Authorised "to negotiate and conclude on behalf of Ireland...a treaty or treaties of settlement, association and accommodation between Ireland and...the British Commonwealth", the five delegates received instructions limiting their authority:

  • All decisions on key issues need approval from the Cabinet in Dublin.
  • No treaty may be signed without the approval of the cabinet in Dublin.
  • Progress reports on all negotiations will be forwarded to the Dublin Cabinet.

Representing the British government are:

  • British Prime Minister David Lloyd George
  • Lord Birkenhead
  • Winston Churchill
  • Austin Chamberlain
  • Sir Hamar Greenwood
  • L Worthington Evans
  • Gordon Hewart

October 11, 1921:
Negotiations begin in London and continue through November. The Irish delegation is firm and demands evidence that Unionist leader Sir James Craig will agree to unity. Michael Collins informs Prime Minister Lloyd George that the delegation's fighting position will be surrendered if they agree to sign without Craig's agreement on unity and that every document given to the British on Association with the Commonwealth is contingent on unity.

December 3, 1921:
Dublin Cabinet rejects a draft of the treaty. Elements of the draft unacceptable to the Irish Cabinet includes:

  • Dominion status, the form and degree of association with the British Commonwealth.
  • The oath of allegiance to the king and Empire.
  • The permanent status of the British-controlled northern six counties.

December 4 - 5, 1921:
The Irish delegation returns to London and resumes negotiations under orders to return to Dublin for a second round of discussion.

During the second round of the discussions the British delegation adopts a new strategy of "divide and conquer." Experienced statesmen and shrewd negotiators, the British representatives this time meet with individual Irish delegates.

Using diplomatic finesse the British representatives succeed in securing an agreement from Griffith, unknown to his peers.

Lloyd George issues an ultimatum to the Irish delegates to sign the Treaty by 9pm on the night of 5 December or face "immediate and terrible war." In his ultimatum that night, Lloyd George informs the Irish team:

"I have to communicate with Sir James Craig (Unionist Leader) he said, holding up two envelopes. Here are the alternative letters which I have prepared, one enclosing the Articles of Agreement reached by His Majesty's Government and yourselves, and the other saying that Sinn Féin representatives refuse the Oath of allegiance and refuse to come within the Empire. If I send this letter, it is war - and war within three days. Which letter am I to send? Whichever letter you choose travels by special train to Hollywood, and by destroyer to Belfast....we must have your answer by ten PM tonight. You can have until then but no longer to decide whether you will give peace or war to your country."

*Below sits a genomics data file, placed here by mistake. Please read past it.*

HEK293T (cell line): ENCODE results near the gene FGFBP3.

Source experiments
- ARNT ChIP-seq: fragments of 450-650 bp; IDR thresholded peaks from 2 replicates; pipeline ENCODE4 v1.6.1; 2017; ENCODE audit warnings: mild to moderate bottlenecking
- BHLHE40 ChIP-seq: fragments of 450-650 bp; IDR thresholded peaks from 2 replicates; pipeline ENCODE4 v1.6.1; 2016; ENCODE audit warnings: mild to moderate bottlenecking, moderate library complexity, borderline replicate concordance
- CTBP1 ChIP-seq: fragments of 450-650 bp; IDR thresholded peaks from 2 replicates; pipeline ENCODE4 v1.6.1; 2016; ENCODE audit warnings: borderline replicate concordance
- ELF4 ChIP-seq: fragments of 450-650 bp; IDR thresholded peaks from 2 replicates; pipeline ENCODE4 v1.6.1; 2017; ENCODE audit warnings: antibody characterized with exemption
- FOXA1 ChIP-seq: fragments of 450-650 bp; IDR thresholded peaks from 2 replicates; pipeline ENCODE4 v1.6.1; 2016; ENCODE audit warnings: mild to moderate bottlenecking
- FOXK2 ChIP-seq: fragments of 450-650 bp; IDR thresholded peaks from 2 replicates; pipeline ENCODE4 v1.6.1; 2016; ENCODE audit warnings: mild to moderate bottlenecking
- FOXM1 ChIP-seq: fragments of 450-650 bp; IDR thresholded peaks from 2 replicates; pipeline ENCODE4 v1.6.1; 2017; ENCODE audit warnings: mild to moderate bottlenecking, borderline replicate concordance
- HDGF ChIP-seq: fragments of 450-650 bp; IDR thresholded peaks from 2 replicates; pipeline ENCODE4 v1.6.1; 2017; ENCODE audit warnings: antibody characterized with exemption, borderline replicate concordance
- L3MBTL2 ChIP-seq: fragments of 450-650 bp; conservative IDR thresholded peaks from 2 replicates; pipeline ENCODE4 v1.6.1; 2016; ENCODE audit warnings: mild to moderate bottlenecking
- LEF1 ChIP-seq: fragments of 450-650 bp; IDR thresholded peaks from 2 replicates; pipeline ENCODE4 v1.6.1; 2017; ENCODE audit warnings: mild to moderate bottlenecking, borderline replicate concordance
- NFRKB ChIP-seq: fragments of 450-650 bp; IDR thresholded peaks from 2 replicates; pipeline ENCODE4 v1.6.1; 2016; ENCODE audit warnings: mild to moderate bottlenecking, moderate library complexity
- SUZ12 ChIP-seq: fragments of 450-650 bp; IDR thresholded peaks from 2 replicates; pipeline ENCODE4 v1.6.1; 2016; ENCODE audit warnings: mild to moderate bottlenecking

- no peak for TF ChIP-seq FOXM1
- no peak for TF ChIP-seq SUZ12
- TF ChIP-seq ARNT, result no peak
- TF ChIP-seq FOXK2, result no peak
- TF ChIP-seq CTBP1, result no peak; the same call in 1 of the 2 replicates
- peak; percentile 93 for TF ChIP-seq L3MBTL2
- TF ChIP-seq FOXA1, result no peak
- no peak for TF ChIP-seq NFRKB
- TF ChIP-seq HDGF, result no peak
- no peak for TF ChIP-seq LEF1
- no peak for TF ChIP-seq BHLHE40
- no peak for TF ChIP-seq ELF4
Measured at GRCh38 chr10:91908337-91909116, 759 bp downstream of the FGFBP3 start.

Lloyd George rejects the Irish team's request to refer back to the Irish Cabinet in Dublin. Aware that the Irish people are devastated by the effects of war, the Irish delegation's resistance crumbles.

Michael Collins knowing the Irish Republican Army cannot defend its people against a full-scale British invasion agrees.

Following hours of discussion and argument, the Irish delegates give in, one by one, and agree to sign the Treaty in direct contravention of their written instructions from Dail Eireann. Erskine Childers advice to break-off the negotiations and return to Ireland is rejected.

December 6, 1921:
At 2:20 AM the Treaty is signed by the Irish and British delegates. The Treaty contains 18 Articles of Agreement including:

  • Dominion status for the 26-County Free State within the British Commonwealth.
  • Partition and the creation of a Protestant/unionist Six- County Statelet within the United Kingdom.
  • An oath of allegiance to the English king and British empire.
  • Continued occupation of Irish ports by British forces.
  • The payment of compensation to ex-British officials in Ireland and a limitation on the size of the Free State defense forces.

The agreement reached between the two delegations partitions Ireland and promises a Boundary Commission to reevaluate the border. Presumably, the two counties containing a Catholic nationalist majority will return to the Irish Free State. Recognizing that a four-county statelet is economically unviable, the Irish negotiators assume that the remaining four counties will elect to be absorbed by the Irish Free State